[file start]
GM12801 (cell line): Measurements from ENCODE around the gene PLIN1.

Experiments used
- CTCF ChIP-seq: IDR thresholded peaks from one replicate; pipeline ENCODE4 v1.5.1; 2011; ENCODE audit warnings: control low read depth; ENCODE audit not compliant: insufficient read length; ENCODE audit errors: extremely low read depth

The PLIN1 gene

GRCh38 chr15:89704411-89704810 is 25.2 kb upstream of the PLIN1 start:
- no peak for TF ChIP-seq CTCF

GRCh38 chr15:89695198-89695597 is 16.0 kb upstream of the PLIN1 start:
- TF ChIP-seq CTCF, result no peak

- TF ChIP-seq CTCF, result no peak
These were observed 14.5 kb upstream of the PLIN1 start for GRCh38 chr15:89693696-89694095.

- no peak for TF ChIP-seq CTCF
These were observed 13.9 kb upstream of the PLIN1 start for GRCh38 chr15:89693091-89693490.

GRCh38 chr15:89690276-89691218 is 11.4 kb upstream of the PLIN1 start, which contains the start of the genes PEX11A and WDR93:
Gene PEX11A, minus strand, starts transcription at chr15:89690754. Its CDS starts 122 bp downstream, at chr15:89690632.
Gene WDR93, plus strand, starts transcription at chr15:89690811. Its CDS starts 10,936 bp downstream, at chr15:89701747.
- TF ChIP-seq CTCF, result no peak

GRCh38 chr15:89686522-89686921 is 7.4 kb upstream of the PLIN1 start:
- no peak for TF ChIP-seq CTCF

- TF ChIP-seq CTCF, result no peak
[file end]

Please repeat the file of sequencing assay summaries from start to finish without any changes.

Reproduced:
GM12801 (cell line): Measurements from ENCODE around the gene PLIN1.

Experiments used
- CTCF ChIP-seq: IDR thresholded peaks from one replicate; pipeline ENCODE4 v1.5.1; 2011; ENCODE audit warnings: control low read depth; ENCODE audit not compliant: insufficient read length; ENCODE audit errors: extremely low read depth

The PLIN1 gene

GRCh38 chr15:89704411-89704810 is 25.2 kb upstream of the PLIN1 start:
- no peak for TF ChIP-seq CTCF

GRCh38 chr15:89695198-89695597 is 16.0 kb upstream of the PLIN1 start:
- TF ChIP-seq CTCF, result no peak

- TF ChIP-seq CTCF, result no peak
These were observed 14.5 kb upstream of the PLIN1 start for GRCh38 chr15:89693696-89694095.

- no peak for TF ChIP-seq CTCF
These were observed 13.9 kb upstream of the PLIN1 start for GRCh38 chr15:89693091-89693490.

GRCh38 chr15:89690276-89691218 is 11.4 kb upstream of the PLIN1 start, which contains the start of the genes PEX11A and WDR93:
Gene PEX11A, minus strand, starts transcription at chr15:89690754. Its CDS starts 122 bp downstream, at chr15:89690632.
Gene WDR93, plus strand, starts transcription at chr15:89690811. Its CDS starts 10,936 bp downstream, at chr15:89701747.
- TF ChIP-seq CTCF, result no peak

GRCh38 chr15:89686522-89686921 is 7.4 kb upstream of the PLIN1 start:
- no peak for TF ChIP-seq CTCF

- TF ChIP-seq CTCF, result no peak